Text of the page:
I will never forget purchasing my first new surfboard. I was 19 years old (I did not start surfing till I went to college in Florida) and I bought the board while home in NJ for the summer. To this day I could not tell you the dimensions of the board. I remember the brand and the color (a dazzling orange that all my buddies in Florida made fun of), and I remember it looked really cool! I mean, it looked like a great board. So what the heck does that mean? Well, it means that I liked the way the board looked on the rack so I bought it. I was completely ignorant of what type of board I needed, the shape, dimensions, etc. I basically looked at the board, thought it looked awesome and bought it. I have since learned about these things and also learned that what makes the board work goes beyond the typical three dimensions that all boards list.
Take my BoneYard Fly model (pictured above). I ordered this board as my everyday board, hoping that it would work in everything from waist high to overhead waves. But as a bigger guy, I needed some extra volume in the board while still keeping it nice and loose. The Fly was the perfect model for me and the shape provided me all the elements that I was hoping for. If you look at the usual three dimension--height, width and thickness--the board appears suited for my larger frame. The board is 6'5" x 20.5" x 2 3/4". But the beauty of this board goes beyond those numbers. Let's talk about one of these elements, rails.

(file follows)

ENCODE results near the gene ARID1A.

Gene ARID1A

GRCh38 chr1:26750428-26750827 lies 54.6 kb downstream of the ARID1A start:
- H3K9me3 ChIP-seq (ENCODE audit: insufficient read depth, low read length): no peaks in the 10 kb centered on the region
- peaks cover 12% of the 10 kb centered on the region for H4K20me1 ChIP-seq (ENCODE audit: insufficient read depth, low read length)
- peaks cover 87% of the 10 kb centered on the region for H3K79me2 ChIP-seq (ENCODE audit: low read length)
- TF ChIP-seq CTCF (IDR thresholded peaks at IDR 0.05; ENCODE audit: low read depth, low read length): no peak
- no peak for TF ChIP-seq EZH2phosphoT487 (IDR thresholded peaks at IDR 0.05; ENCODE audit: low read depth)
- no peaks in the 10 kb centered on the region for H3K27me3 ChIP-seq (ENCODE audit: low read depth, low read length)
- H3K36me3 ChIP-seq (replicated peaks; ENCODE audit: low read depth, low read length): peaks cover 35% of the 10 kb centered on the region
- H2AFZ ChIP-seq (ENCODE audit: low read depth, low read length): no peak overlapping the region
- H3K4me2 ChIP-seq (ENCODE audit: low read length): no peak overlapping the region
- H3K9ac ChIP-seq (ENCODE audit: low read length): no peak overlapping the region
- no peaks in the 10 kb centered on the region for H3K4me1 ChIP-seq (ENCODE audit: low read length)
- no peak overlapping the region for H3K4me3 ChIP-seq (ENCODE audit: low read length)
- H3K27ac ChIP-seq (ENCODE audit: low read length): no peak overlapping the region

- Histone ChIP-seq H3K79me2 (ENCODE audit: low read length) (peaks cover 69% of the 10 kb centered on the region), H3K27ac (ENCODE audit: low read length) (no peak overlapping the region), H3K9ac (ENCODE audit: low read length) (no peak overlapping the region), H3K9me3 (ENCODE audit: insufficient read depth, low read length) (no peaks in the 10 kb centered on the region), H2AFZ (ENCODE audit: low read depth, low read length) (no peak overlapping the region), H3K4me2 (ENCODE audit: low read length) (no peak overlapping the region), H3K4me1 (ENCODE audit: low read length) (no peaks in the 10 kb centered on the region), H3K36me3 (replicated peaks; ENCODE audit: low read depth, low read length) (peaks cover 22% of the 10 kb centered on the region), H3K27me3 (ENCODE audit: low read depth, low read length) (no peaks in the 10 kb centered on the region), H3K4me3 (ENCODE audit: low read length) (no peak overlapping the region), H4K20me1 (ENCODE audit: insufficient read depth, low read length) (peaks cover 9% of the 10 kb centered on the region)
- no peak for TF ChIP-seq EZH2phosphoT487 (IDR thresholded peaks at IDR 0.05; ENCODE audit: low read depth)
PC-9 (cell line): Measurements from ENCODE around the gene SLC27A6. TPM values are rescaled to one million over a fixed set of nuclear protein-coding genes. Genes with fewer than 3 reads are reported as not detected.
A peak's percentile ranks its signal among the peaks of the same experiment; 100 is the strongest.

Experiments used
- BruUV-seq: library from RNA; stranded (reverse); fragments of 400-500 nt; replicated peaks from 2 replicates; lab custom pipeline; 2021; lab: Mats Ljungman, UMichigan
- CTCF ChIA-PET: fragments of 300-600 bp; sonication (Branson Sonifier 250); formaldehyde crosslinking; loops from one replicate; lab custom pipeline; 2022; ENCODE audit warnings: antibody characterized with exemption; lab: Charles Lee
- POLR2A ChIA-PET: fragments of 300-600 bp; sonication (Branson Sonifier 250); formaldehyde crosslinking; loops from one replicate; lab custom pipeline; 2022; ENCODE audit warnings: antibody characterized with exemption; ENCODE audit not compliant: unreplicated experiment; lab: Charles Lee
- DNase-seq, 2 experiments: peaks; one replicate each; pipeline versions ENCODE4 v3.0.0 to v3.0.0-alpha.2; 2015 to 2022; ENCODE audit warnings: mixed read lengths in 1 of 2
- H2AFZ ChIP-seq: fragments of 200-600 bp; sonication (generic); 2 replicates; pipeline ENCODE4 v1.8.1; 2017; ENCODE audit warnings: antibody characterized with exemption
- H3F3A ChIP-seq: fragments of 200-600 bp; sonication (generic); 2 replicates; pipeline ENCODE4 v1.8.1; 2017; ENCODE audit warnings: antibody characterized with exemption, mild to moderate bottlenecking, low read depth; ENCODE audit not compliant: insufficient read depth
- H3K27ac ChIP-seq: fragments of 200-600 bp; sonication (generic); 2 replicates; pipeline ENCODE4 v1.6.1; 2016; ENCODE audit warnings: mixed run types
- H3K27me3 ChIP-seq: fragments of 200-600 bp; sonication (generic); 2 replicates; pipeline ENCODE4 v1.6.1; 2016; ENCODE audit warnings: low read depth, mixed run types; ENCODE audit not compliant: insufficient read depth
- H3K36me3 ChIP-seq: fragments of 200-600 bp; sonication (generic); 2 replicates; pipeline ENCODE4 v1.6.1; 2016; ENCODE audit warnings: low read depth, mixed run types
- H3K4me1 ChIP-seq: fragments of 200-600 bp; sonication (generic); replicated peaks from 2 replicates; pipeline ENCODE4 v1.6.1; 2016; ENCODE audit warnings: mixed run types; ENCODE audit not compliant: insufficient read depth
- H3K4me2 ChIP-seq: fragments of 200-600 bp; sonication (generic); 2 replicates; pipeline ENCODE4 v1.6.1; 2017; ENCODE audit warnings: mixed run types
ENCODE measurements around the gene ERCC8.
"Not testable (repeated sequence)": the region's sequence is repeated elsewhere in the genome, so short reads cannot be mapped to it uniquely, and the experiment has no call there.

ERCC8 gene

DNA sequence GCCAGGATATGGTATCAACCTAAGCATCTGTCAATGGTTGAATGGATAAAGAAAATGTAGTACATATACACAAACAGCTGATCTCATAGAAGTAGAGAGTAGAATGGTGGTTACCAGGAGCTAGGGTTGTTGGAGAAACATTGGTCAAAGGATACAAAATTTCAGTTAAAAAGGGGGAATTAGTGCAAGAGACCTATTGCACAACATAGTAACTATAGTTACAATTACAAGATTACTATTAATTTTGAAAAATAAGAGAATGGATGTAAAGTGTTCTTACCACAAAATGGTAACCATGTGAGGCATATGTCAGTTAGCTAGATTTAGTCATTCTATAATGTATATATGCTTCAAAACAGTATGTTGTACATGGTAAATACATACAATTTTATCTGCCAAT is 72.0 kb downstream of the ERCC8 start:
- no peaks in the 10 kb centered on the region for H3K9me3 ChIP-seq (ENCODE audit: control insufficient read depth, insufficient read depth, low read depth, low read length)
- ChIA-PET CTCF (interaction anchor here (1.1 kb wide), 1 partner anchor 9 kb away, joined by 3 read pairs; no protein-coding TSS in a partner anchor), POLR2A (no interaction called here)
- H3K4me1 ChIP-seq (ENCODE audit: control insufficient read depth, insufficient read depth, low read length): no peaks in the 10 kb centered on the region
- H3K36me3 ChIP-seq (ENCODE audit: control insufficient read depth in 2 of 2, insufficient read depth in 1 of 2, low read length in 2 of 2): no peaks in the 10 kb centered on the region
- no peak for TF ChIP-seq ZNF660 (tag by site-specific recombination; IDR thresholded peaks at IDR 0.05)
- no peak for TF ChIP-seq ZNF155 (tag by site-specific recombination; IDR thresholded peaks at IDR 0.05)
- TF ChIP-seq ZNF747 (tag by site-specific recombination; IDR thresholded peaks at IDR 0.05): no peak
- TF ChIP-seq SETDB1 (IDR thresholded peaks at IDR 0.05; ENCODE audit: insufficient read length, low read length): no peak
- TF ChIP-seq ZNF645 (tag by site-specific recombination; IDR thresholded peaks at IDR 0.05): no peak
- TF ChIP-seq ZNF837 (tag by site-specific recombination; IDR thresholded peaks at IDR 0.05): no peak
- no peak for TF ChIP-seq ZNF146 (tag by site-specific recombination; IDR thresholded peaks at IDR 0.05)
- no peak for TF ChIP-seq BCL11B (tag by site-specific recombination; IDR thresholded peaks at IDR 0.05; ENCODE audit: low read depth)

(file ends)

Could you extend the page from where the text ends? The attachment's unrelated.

One element that people do not consider enough is the rails. In order to get a little more volume, the Fly carries the thickness through most of the board, especially up front. So instead of only having the width listed on the board existing in the middle, it carries a lot of this to the nose and the tail. The result is more volume to help me get into the wave sooner--and remember, if you can't catch a wave, you can't surf the wave. If you want a more performance-oriented board, then look for something that thins as you move to the nose and the tail. But remember, this type of rail cuts down on the volume of the board which makes it more difficult to paddle and less stable as you take-off and head down the line. These are two factors that anyone starting out needs to seriously consider.
So when buying a board you need to consider what the rail will do for you and your surfing. You also have to be aware of what YOU need in a board. Not every surfer needs the same type of board. Ultimately, this means being honest about your ability and using that objective assessment to buy the best fitting board for you. The right board can make all the difference in how much fun you have in the water. Buying a board because it looks good on the rack or because it will look good as you walk down the beach is a mistake I see far too often. Buy the board that will help you catch more waves and improve your surfing. This means paying attention to the big three numbers (height, width, thickness) but also grab those rails and make sure they fit your style and ability as well. And remember, surf for fun!
-Eric, "The Professor"
Check out Eric's Blog directly: http://matadorsurfboards.blogspot.com